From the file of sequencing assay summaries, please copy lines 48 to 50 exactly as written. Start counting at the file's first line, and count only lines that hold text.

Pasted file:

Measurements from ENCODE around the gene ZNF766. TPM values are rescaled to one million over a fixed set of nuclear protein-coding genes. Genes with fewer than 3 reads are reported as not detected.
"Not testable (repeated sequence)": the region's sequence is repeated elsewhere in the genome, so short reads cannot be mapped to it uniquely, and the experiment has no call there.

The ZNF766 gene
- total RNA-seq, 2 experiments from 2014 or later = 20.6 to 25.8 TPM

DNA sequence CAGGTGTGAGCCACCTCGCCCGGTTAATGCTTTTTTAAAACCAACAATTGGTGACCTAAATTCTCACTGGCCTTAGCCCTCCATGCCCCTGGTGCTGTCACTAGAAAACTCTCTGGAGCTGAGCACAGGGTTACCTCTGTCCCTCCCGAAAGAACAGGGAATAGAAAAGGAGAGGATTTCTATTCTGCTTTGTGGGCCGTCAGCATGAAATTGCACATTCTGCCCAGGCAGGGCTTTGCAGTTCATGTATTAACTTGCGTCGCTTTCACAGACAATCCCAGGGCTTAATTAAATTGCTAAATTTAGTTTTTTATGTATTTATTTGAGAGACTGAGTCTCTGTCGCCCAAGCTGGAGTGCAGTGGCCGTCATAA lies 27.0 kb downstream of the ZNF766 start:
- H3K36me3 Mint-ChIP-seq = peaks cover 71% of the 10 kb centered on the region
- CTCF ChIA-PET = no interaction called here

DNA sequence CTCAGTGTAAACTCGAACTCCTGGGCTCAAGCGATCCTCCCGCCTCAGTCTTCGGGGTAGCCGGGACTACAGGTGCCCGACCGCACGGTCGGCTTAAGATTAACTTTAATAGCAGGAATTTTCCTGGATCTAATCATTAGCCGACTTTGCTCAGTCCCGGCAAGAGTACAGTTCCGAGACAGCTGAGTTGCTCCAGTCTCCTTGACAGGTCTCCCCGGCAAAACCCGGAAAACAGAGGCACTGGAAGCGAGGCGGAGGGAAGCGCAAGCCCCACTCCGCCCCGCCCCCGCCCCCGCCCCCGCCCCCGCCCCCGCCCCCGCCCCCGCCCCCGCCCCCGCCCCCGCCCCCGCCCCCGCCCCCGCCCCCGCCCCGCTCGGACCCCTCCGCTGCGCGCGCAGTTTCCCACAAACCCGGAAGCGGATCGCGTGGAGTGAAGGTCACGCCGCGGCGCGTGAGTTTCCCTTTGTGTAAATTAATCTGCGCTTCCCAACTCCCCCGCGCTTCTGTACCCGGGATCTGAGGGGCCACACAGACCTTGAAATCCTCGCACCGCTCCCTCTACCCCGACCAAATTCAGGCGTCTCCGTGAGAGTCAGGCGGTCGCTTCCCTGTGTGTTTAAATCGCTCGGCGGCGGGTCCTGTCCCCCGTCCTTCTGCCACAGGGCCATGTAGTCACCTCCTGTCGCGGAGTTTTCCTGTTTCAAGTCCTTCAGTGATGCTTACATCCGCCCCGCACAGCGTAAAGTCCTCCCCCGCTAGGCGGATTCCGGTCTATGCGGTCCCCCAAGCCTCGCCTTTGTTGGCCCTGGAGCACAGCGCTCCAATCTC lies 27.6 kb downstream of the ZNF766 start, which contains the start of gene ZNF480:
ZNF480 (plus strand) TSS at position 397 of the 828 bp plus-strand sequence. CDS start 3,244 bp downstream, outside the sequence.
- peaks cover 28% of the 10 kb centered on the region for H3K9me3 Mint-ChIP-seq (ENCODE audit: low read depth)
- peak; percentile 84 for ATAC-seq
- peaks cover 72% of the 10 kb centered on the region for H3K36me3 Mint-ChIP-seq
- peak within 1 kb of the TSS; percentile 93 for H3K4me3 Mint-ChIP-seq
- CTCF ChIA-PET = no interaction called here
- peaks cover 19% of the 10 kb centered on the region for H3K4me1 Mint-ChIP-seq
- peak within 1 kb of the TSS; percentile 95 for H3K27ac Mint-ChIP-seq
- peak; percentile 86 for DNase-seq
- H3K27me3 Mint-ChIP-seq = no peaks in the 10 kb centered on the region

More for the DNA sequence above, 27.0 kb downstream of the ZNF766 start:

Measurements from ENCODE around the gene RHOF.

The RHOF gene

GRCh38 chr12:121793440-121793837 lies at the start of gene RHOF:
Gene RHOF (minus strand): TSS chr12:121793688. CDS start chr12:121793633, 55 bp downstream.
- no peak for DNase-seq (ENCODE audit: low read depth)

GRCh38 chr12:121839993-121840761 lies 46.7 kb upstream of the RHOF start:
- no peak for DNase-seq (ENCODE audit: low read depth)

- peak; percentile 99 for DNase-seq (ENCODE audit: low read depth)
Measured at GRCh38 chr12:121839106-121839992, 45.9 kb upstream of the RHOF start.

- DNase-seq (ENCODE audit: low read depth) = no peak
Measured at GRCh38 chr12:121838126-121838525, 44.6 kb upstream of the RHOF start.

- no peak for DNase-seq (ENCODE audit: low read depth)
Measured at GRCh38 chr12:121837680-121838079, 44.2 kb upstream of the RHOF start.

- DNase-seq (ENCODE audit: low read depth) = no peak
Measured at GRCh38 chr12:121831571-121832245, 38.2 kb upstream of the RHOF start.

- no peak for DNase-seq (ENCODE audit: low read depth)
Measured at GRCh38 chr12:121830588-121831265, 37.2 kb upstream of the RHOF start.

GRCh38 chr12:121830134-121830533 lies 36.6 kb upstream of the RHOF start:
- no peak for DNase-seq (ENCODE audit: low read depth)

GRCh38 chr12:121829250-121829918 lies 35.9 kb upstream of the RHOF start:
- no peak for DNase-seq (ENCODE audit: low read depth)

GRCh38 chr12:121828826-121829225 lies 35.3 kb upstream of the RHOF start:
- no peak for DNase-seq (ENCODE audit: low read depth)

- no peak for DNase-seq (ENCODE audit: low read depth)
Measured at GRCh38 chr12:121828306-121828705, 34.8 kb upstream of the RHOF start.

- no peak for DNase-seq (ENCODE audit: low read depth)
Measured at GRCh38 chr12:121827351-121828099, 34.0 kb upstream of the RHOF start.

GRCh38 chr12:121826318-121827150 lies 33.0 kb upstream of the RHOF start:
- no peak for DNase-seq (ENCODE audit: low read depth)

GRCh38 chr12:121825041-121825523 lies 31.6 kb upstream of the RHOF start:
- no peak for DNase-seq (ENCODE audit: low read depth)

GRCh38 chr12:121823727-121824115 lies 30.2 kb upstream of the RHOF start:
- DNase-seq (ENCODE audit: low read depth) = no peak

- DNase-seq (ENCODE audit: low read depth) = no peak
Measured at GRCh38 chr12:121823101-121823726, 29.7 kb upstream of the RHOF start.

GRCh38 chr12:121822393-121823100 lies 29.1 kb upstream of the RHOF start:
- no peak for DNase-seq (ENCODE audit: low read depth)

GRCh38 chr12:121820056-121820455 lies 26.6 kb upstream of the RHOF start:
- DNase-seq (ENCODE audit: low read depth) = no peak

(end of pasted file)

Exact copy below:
- no peak for DNase-seq (ENCODE audit: low read depth)

GRCh38 chr12:121825041-121825523 lies 31.6 kb upstream of the RHOF start:
- no peak for DNase-seq (ENCODE audit: low read depth)